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Sum of polynomial roots (proof)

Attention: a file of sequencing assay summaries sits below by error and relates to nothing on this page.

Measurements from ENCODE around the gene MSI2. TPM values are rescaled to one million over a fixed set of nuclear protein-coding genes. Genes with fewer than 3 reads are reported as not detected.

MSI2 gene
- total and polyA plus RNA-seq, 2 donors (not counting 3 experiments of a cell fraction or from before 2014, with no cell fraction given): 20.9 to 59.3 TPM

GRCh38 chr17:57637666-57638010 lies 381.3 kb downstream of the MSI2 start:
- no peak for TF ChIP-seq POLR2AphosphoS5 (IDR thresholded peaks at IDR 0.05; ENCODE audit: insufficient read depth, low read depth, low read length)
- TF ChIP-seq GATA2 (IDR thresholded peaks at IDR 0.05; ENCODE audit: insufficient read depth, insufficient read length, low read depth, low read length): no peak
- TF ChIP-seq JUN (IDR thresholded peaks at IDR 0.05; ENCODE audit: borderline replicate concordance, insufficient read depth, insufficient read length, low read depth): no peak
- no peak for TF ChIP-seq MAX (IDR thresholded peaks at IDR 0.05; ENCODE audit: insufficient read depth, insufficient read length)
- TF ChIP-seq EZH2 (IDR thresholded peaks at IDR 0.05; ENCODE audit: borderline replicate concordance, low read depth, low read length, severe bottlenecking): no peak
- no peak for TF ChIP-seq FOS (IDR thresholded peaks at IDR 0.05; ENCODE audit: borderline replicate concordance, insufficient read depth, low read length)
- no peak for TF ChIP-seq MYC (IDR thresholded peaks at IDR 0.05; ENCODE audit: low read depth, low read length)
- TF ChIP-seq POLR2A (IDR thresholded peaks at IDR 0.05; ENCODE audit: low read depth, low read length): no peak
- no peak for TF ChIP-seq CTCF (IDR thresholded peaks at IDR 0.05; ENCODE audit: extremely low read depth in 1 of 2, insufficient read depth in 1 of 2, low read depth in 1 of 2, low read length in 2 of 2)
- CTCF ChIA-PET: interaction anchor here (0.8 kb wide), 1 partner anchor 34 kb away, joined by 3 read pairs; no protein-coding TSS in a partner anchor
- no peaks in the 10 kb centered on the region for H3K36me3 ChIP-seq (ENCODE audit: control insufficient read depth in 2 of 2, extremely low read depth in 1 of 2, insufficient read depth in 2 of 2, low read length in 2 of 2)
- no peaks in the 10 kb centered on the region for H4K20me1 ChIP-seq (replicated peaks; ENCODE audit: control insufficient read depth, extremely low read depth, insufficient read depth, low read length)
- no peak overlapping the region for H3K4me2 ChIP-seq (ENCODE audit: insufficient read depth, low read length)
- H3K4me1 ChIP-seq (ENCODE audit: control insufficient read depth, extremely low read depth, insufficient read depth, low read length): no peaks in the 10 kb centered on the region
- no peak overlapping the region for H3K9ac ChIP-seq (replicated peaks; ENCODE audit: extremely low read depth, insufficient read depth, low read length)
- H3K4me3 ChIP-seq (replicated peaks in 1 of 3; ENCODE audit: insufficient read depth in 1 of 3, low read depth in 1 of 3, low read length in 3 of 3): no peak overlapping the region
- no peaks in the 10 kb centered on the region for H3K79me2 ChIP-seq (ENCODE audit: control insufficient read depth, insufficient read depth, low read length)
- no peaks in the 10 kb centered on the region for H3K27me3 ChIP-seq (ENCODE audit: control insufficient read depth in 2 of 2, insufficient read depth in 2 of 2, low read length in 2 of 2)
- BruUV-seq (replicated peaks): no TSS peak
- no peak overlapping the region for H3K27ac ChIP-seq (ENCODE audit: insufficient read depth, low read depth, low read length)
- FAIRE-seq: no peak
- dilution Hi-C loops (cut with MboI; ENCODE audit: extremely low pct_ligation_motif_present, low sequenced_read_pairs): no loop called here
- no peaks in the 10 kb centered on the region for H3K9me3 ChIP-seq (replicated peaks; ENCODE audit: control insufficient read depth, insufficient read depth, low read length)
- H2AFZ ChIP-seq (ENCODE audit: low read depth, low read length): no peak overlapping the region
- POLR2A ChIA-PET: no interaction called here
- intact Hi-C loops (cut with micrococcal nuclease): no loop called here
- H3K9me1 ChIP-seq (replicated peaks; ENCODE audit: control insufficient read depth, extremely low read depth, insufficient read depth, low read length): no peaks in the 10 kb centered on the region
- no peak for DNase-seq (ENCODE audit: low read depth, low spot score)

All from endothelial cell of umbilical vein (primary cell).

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What I want to do in this video, is figure out if there's any fast way to figure out the sum of the roots of any polynomial. And actually, there actually is. And so that's why I'm doing this video. So let's start with a second degree polynomial. So let's say it's x squared plus a1x, plus a2 is equal to 0. So this is just a standard set quadratic equation, right here, second degree equation. And you might be saying, hey, but you put the coefficient on the x term being equal to 1. And in general, you can always convert any polynomial. And I'll do it with a second degree, but if you have ax squared plus bx plus c is equal to 0, you can just divide both sides of this equation by a. And you're going to have something that's in this form, where the coefficient on the x squared term is going to be equal to 1. And you can do that with any polynomial. You can do that with any polynomial that's set equal to 0. So with that out of the way, let's think about what the sum of the roots of this are going to be. So this is a second degree polynomial. It's a quadratic equation. So it'll have two roots. They could be real or complex. So let's call the roots r1 and r2. And that tells us, since these are roots, that x minus r1 times x minus r2 is going to be equal to 0. And if we multiply this out, we get x times x is x squared. x times negative r2 is negative r2x. And then we have negative r1 times x, so negative r1x. And then we have negative r1 times negative r2, which is plus r1r2 is equal to 0. Then we can simplify this middle term a little bit. It becomes x squared minus r1 plus r2 x plus r1r2 is equal to 0. So let's think about what the sum of the roots are. So based on what we're looking at right over here, what is r1 plus r2? Well, we see it right over here when we multiplied out these two expressions. r1 plus r2 is the negative of this second coefficient right over here. Or it's the negative of the coefficient on the first degree term. So if we look at the first degree term over here, a1 must be the same thing as negative r1 plus r2. Or another way to think about it is, r1 plus r2 must be equal to negative a1. So that wasn't too bad for the second degree case. Let's try the third degree case. Let's see, if we have x to the third plus a1x squared plus a2x, plus a3 is equal to 0. Let's think about what the sum of its roots might be. Well, this guy is now going to have one more root. I'm not saying it's the exact same equation, but let's say we're keeping everything general. So now we could say we have roots r1, r2, and r3. Or we could say that x minus r1 times x minus r2 times x minus r3 is equal to 0. Now we could multiply all of this out, but we already figured out what x minus r1 times x minus r2 is. It's this business over here. So we just have to multiply this times x minus r3. And actually, I'm not even going to do the full expansion, because we have a hunch here that it always deals, it seems, with the coefficient on the term that's one degree lower than the degree of the polynomial. This was a second degree, we looked at the coefficient on the first degree term. Maybe to find the sum, we only have to look at this coefficient over here. So I'm only going to figure out this product up to this point, and then we can just ignore the rest of it and see if get something that is useful. So let's do the expansion. Let's multiply this right over here times this over here. And what do we get? To get the x to the third term, the only way to get that is to multiply this x times this x squared. So we're going to get x to the third. And that's the only way to get the x to the third term. That's the only way to get the third degree term. Now how do we get this term over here? How do we get-- let me do this a new color-- how do we get the x squared term over here? Well, we could multiply this x times this over here, because the x times the x is going to give us x squared. So it'll be negative r1 plus r2 x squared times that term. And then if you multiply this x times that, you'll get r1r2 x, and all of that. But I'll just write, so on and so forth. And then, what other ways can we get an x squared term here? There's no other way to get x to the third term, but what other ways could we get an x squared term? Well, when we multiply this times this, you have the negative r3. Let me do this in another color. You have the negative r3 three times this. Your obviously going to take this term multiplied by everything. And then add it to this term multiplied by everything. But we only care about the things-- I did this just to show you that it's there-- but I only care, because we have a hunch that what matters is the coefficient on the x squared term. So we just want to see, how do you build the x squared term in our, I guess, our expanded polynomial? The other way to get an x squared is to multiply the negative r3 times this x squared over here. So this is going to be negative r3 times x squared. And then when you multiply this times this, you're going to get something else. Then when you multiply this times this, you're just going to get the negative product of all the roots. So that's just something else. And so when we add everything together you get x to the third. And then what's the sum of these two things? It's negative r1 plus r2 plus r3 x squared. And then you're just going to have a bunch of other stuff that we didn't take the time to add. But it looks like our hunch paid off, because what is now the sum of the roots? r1 plus r2 plus r3. What is that equal to? Well, that's sitting right over here. That's equal to the negative of this coefficient right over here. That's once again equal to negative a1. It's equal to the negative of the coefficient on the degree term that's one less than the degree of our polynomial. So we already see a pattern. Let's say if we can prove it generally. So we've already proven, essentially, two base cases. We proven it for a degree of two, a degree of three. Let's assume that it's true for degree of n, and then we can prove it for degree of n plus 1. And essentially, this will be a proof by induction for polynomials of any degree. So let's just say we have an nth degree polynomial. So let's just assume this. So we're going to assume this step, and this gives a little proof by mathematical induction practice. So let's just assume that we have a polynomial x to the n-- it's nth degrees-- so x to the n, plus a1x to the n minus 1, and it just goes on and on and on all the way down to the 0th degree term. It has roots, obviously, r1, r2, all the way to r sub n. And we're going to assume that r1 plus r2 plus all the way to r sub n is equal to negative a1. Or another way to think about it, if we were to multiply x minus r1 times x minus r2, and just keep multiplying all the way to x minus r sub n is equal to 0, this should give us x to the n minus r1, plus r2, plus all the way to rn x to the n minus 1, and then plus a bunch of other stuff that we're not going to calculate. So this tells us this. That this coefficient right over here is going to be equal to this right over here. So that is what we are going to assume. So now let's think about-- and we're not assuming this part-- given that, let's think about the situation where we have a polynomial x to the n plus 1, plus a1x to the n, plus-- and it just keeps going. You get all the degree terms there. So now this is going to have the roots r1, r2, all the way to rn. And then it'll have rn plus 1. It'll have these n roots, and then it'll have an rn plus 1. So essentially, that tells us that we're going to have, essentially, this product times x minus rn plus 1 is equal to 0. Let me write it out. I don't want to skip steps. So this tells us, if these are all the roots, that x minus r1 times x minus r2, blah, blah, blah, all the way to x minus rn times x minus rn plus 1 is going to be equal to 0. It has one more root than the previous example, than the one where we made the assumption. So if we were to expand this thing out, how can we do that? Well, this thing, if we were to multiply it out, it's just this thing over here times this new binomial, because this thing over here is-- let me set it up, let me use color coded-- this thing, let me do a different color. This thing over here we already established. We assumed is this thing over here, which is this thing over here. So if we want this entire expansion, we just have to multiply this times this. So how can we get an x to the n plus 1 term? How can we get to the x to the n plus 1 term? Well, there's only one way to get the x to the n plus 1 term. And that's by multiplying this x times this x to the n. So that will give us x to the n plus 1. That's the only way to do it. That's the only way this highest degree term. Now how can we get-- let me do it in purple-- how can we get at the x to the n term? Well, we can multiply this x times this second term over here. So if you multiply this x times this business over here, you're going to get negative r1 plus r2, plus all the way to rn. x times x to the n minus 1, is just going to be x to the n. And then obviously, you're going to multiply this x times all the other terms, so you're just going to get a bunch of other stuff. So that's how we can get these two terms using the x. And then can we get either of these degree terms using the r sub n plus 1? Well, we can multiply r sub n plus 1, or negative r sub n plus 1 times x to the n. And then we'll also get a similar degree term. So we'll have negative r sub n plus 1 times x to the n. And then obviously, we're going to multiply this times all of the other characters in this polynomial. So you're going to have all this plus so on and so forth. But this will suit our purposes, because when you add these two things, what do we get? We get x to the n plus 1, and then we get minus-- well, this and this are the coefficients on the x to the n term. So this is going to be minus r1 plus r2 plus all the way to plus rn. And then this is minus rn plus 1. We have the minus out front. So this is plus r sub n plus 1 x to the n. And then we're going to have a bunch of other lower degree terms that don't matter. But we've just proven our case. What is r1 plus r2 plus all the way to plus r sub n plus 1? What is this equal to? Well, in our expansion we have it right over here. That's equal to that over there. That is equal to the negative of this coefficient. It's equal to the negative of a1. Now the reason why this works out no matter what-- you say, hey, if I have complex roots, how does it always end up being a real number? And that's because the imaginary parts cancel out when you take their sum. So let's just apply it. We've proven it. We've proven, actually, two base cases. We've proven it for a degree 2, for degree 3. And then we showed that if it's true for any degree n, then it's definitely true for any degree n plus 1. So we know if it's true for degree 3, then it's definitely true for degree 4, which means it's definitely true for degree 5. So A mathematical induction is kind of this domino proof that if it's true for 3, which makes it true for 4, then assuming it's true for 4 makes it true for 5. And it just keeps going to any n. So in general, if someone gives you a polynomial-- let me think of some crazy polynomial. If I were to give you x to the seventh, minus pi x to the sixth plus ex to the fifth, minus square root of 2 x to the fourth, minus-- I won't write out all the terms. So minus 3 is equal to zero. If someone were to give you this polynomial, and they were say, what do the seven roots of this polynomial add up to? You say, oh, well, the sum of these roots is going to be the negative of this coefficient right over here. So r1 plus r2 plus all the way to r7, all seven roots are going to add up to the negative of this coefficient. They're going to be equal to pi. And one other thing, you might be saying, hey, wait. Every polynomial you did had a 1 coefficient in front of the highest degree term. You know, not all polynomials have that. And the answer there is-- let's say, if I were to give you a polynomial, I don't know, 7x to the fifth, minus 6x to the fourth, plus, I don't know, pi x to the third, plus a bunch of stuff other stuff is equal to 0-- and you wanted to find the sum of this polynomials roots. You'd first divide everything by 7. So it becomes x to the fifth, minus 6 over 7x to the fourth, plus pi over 7x to the third, plus so on and so forth, is equal to 0/7 which is just 0. And now you look at this polynomial, well the sum is going to be the negative of this coefficient here. So it's going to be the sum of all five roots. Or it's going to be 6/7. Anyway, hopefully you enjoyed that.